Deva Ramanan clicks a button on his MacBook Air and a video begins to play: Michelle Kwan skating in the 1998 Nagano Olympics. Next to it, a computer program renders what it “sees” in the footage: Kwan’s head, legs, torso, upper arms, and forearms, all distinguished by different colors. Ramanan, a computer scientist at University of California at Irvine, trains computers to recognize three-dimensional humans in flat photography.
Face-recognition software, which pinpoints the classic eyes-nose-mouth configuration, has been in use for years. But detecting a human body—any human body—is much more Deva Ramanan
University of California at Irvine challenging for computers due to the endless variety of possible poses, angles, sizes, and outfits. Most researchers will feed a program millions of images to memorize, building a vast database of people. Ramanan, instead, trained his computer program to identify body parts and match them to a flexible human template. “You can think of it as a divide-and-conquer approach,” he says. The software runs through a checklist: Arms, torso, legs? Check. Thus, a human. Ramanan’s method is much faster and uses less processing power than the traditional one.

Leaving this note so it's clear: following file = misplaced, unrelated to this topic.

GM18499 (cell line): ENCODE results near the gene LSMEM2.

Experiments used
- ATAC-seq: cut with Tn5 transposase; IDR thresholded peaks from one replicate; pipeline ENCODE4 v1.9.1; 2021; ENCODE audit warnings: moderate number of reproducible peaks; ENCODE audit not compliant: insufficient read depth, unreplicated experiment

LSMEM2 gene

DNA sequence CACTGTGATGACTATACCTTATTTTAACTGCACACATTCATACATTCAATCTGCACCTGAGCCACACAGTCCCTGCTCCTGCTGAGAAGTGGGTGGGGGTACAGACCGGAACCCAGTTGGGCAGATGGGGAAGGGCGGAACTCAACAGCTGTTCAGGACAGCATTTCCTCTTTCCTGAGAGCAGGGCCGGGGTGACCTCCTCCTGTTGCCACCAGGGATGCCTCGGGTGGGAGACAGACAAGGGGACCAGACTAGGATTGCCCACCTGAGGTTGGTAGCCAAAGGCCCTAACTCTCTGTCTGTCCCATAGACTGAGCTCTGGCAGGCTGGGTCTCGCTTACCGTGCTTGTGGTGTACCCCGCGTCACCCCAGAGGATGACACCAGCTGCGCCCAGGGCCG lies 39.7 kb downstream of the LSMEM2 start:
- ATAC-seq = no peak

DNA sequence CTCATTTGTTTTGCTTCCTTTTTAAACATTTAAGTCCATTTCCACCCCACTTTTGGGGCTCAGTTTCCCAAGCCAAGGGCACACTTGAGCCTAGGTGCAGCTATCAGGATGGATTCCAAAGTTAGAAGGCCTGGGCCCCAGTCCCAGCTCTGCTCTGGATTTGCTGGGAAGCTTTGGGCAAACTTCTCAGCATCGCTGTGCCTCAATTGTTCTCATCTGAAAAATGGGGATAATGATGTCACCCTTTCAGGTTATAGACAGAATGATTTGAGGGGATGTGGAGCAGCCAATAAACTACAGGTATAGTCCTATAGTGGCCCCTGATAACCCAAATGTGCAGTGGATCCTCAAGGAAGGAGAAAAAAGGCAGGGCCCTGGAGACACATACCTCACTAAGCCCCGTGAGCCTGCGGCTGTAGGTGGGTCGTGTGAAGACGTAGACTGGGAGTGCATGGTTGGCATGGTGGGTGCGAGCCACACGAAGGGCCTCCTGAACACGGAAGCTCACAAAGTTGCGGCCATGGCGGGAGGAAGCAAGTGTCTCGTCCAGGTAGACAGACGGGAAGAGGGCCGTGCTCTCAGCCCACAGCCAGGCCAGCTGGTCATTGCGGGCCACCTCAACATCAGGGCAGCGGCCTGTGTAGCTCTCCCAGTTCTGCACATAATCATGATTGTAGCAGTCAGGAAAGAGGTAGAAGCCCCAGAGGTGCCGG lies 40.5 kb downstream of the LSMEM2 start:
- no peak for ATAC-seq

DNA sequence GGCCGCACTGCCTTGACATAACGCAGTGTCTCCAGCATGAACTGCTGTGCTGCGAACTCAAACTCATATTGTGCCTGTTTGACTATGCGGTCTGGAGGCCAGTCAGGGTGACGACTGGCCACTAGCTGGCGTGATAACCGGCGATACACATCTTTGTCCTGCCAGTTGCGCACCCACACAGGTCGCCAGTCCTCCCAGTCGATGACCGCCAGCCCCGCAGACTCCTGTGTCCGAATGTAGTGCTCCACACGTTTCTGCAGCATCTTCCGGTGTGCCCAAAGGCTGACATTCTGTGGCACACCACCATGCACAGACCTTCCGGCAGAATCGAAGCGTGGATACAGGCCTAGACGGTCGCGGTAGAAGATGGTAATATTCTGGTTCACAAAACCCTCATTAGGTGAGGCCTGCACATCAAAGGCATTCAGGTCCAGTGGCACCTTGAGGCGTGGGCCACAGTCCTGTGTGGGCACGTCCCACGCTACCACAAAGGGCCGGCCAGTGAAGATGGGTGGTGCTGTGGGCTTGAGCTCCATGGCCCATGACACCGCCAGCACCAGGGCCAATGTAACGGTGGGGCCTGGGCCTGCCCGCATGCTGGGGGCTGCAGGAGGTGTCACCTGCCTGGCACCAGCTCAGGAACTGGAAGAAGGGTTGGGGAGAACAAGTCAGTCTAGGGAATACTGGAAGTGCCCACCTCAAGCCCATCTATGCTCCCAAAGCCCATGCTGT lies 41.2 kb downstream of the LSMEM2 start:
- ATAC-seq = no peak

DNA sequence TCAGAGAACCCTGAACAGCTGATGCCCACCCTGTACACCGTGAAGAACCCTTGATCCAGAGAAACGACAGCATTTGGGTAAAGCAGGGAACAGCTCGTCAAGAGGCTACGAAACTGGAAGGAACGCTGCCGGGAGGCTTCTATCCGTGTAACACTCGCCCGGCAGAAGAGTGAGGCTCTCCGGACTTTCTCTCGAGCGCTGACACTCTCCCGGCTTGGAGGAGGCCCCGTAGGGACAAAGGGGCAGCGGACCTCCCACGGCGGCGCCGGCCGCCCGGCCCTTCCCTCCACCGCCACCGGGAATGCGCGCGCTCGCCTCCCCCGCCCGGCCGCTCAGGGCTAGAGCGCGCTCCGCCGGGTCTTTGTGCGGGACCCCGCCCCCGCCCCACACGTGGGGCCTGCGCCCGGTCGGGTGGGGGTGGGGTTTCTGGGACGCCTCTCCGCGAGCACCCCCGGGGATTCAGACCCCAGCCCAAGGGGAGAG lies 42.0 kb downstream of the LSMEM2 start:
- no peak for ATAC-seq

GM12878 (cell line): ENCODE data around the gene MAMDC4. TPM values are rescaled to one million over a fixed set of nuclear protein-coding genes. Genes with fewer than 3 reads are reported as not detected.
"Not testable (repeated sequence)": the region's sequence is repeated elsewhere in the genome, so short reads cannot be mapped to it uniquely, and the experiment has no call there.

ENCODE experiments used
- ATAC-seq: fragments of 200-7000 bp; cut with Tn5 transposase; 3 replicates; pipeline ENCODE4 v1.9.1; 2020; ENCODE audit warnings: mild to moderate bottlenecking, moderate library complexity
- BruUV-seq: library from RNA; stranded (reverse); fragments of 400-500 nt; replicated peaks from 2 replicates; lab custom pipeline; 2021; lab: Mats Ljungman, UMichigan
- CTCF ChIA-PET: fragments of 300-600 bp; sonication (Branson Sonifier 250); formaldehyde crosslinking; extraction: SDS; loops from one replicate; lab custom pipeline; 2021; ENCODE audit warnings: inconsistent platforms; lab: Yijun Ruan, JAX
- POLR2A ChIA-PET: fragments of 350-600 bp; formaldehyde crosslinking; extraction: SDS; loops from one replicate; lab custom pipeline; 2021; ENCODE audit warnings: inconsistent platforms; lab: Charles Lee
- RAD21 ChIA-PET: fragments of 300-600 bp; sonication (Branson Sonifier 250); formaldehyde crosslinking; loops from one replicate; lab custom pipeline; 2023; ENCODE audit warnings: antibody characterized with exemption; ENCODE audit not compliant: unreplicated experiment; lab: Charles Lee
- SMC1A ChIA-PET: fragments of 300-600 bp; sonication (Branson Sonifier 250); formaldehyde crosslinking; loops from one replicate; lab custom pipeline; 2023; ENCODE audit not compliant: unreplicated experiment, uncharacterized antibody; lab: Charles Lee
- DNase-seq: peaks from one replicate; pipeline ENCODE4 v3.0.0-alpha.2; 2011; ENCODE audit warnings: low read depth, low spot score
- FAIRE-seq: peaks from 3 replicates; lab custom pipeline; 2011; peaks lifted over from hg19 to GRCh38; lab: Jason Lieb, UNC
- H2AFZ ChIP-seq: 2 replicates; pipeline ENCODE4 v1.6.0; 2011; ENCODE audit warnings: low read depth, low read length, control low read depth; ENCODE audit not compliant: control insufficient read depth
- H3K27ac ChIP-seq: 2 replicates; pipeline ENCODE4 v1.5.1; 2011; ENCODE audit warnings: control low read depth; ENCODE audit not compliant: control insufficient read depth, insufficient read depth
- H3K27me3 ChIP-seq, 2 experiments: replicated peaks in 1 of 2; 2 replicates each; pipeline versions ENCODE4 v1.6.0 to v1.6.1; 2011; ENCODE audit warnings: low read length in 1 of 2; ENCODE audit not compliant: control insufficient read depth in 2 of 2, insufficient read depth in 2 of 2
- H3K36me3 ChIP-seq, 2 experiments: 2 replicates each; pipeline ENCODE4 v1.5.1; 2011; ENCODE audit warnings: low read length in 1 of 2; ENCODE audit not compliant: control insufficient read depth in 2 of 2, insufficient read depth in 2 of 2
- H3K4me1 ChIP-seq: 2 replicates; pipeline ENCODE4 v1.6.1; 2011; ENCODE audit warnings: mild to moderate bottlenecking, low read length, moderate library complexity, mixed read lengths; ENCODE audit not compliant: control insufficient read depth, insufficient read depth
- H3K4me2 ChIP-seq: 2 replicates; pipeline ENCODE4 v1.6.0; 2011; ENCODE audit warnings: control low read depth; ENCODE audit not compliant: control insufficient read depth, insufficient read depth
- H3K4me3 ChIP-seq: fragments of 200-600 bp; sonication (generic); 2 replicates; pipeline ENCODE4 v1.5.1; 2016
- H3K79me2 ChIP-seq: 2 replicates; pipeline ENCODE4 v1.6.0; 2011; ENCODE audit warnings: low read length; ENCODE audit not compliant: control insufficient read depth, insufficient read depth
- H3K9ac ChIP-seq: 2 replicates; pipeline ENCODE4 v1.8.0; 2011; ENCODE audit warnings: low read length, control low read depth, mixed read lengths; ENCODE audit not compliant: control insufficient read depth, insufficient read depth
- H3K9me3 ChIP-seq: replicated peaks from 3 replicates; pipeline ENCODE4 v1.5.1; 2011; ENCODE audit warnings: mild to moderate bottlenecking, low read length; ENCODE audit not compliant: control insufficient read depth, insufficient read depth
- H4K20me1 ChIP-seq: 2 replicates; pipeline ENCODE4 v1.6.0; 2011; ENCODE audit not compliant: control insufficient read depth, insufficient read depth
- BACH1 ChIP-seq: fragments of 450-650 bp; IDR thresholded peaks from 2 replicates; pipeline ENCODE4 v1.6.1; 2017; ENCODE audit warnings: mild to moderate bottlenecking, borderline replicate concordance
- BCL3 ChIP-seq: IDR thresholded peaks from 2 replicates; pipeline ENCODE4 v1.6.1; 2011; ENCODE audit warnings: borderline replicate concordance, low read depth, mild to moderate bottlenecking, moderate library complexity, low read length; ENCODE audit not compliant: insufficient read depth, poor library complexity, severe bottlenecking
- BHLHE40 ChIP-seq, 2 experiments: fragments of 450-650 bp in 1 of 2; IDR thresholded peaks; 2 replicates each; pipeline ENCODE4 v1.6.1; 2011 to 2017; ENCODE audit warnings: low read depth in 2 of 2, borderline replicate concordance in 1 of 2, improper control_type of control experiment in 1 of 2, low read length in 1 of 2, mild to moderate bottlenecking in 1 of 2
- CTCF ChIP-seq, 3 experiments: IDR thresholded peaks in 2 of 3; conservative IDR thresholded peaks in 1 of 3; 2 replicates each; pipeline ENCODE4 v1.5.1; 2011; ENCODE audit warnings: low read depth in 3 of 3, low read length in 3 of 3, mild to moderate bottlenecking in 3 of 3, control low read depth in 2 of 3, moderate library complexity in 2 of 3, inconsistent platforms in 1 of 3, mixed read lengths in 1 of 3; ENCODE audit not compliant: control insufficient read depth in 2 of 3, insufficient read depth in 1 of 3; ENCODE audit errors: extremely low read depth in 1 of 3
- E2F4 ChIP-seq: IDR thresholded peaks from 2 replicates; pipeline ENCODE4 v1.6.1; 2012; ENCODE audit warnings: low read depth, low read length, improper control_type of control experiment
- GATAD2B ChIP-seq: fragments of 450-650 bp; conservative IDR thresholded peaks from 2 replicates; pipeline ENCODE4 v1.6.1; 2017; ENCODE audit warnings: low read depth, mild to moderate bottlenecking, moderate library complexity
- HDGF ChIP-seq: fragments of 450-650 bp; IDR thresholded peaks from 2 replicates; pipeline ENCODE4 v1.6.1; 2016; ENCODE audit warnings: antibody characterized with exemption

Ramanan envisions many potential applications for his people-finding algorithms, including fast and accurate pedestrian-detection systems in self-driving cars and videogame systems that track full-body movements. In the meantime, he’s focusing on teaching computers how to read and understand context—in other words, to think. “What if you really want to understand what a person is doing,” Ramanan asks. “Not just [understand] ‘Here’s the arm,’ but ‘This person is waiting for a bus.’ ” If his future projects succeed, computers’ reasoning ability will keep inching closer to that of the human brain itself.
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